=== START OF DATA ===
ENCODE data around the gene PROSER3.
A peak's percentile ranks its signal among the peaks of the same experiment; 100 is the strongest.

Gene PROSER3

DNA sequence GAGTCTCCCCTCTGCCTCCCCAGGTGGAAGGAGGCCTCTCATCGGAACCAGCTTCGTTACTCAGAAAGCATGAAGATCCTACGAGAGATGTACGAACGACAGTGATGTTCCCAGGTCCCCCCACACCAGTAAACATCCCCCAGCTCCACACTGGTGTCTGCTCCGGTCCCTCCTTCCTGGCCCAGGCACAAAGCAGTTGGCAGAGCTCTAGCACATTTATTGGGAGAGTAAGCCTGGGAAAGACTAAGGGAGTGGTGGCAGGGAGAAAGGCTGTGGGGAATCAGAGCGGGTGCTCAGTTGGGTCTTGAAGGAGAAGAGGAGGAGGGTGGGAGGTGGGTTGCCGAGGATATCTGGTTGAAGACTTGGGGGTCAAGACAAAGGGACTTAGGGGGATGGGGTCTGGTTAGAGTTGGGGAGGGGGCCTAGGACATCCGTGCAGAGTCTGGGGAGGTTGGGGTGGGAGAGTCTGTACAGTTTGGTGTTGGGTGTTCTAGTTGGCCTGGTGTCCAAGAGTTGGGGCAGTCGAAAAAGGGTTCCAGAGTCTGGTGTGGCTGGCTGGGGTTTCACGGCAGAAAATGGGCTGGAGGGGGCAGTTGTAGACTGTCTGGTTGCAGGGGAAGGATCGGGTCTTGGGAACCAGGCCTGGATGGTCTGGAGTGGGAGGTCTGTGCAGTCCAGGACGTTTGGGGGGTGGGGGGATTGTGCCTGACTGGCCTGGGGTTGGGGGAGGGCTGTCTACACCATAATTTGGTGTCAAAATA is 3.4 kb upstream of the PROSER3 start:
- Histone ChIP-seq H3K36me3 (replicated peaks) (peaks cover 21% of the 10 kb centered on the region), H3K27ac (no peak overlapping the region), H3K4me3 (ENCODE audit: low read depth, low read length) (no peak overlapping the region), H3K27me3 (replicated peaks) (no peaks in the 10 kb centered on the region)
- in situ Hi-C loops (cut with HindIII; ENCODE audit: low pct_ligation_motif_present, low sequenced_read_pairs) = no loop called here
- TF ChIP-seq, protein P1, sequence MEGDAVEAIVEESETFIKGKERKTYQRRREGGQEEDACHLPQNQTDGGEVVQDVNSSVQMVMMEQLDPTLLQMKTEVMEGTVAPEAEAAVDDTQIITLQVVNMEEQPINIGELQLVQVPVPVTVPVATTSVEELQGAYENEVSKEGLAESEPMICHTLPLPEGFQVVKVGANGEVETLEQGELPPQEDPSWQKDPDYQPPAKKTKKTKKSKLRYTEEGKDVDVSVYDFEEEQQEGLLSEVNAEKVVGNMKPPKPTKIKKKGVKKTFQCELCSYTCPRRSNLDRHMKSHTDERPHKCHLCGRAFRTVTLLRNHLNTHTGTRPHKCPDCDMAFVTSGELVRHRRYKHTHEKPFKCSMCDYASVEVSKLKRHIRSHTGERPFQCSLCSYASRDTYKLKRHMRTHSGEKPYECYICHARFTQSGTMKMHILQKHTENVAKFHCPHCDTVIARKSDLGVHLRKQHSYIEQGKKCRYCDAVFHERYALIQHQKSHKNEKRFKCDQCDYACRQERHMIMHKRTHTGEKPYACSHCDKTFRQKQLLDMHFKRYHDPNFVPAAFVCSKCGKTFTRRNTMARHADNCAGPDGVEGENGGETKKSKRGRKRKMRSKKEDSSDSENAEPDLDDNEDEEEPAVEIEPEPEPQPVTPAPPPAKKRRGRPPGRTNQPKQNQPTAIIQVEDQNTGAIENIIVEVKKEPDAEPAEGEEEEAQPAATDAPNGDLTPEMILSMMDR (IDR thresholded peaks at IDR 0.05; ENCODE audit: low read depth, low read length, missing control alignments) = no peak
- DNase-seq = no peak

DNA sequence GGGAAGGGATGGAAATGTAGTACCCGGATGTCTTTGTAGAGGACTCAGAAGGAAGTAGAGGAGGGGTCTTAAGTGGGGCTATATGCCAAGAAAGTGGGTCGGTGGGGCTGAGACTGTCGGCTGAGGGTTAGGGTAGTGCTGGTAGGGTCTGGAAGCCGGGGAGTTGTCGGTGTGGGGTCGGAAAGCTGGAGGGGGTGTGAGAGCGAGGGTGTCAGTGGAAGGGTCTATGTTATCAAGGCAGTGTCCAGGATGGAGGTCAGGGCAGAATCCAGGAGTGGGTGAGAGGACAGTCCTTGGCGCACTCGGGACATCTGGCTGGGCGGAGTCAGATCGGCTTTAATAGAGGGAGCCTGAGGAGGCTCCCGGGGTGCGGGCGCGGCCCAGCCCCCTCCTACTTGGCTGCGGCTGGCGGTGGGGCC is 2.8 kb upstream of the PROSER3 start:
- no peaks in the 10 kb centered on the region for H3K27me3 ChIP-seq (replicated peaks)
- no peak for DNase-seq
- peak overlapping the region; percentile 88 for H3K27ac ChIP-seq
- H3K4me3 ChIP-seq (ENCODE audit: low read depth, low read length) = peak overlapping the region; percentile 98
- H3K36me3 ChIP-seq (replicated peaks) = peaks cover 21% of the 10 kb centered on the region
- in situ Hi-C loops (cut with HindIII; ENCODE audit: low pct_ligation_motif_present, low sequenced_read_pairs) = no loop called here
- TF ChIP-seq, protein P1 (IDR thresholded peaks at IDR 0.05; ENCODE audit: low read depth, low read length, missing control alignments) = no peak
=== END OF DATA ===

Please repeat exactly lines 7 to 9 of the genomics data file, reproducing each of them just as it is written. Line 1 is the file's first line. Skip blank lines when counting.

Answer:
- TF ChIP-seq, protein P1, sequence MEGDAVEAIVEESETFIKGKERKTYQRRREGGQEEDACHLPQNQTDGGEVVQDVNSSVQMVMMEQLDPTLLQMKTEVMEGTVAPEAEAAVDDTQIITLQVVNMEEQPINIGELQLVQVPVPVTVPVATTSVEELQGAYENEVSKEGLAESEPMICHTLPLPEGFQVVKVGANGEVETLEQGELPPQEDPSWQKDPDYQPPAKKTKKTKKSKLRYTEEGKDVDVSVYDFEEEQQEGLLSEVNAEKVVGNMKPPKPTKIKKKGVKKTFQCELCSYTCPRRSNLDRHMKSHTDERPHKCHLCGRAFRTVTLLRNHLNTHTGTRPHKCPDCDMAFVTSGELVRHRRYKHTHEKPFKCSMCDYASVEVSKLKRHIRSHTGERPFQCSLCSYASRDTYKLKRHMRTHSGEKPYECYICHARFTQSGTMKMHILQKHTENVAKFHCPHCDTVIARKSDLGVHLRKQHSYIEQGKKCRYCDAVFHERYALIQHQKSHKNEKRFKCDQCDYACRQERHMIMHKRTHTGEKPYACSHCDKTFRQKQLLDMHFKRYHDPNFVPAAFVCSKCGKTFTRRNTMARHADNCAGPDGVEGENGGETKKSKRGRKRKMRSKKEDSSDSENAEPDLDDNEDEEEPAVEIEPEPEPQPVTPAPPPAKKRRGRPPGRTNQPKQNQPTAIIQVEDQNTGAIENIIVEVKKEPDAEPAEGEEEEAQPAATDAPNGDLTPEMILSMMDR (IDR thresholded peaks at IDR 0.05; ENCODE audit: low read depth, low read length, missing control alignments) = no peak
- DNase-seq = no peak

DNA sequence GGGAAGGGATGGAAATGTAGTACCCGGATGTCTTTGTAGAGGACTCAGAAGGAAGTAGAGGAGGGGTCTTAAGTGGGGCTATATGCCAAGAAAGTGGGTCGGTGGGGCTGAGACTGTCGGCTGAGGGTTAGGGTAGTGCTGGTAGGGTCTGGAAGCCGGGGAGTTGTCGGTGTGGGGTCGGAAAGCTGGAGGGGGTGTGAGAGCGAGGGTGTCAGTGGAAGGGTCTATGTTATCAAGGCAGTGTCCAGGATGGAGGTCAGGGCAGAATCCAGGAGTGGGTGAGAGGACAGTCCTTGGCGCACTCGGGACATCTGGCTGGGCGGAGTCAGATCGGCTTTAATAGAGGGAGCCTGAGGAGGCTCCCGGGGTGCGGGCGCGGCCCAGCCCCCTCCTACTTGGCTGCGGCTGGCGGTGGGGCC is 2.8 kb upstream of the PROSER3 start: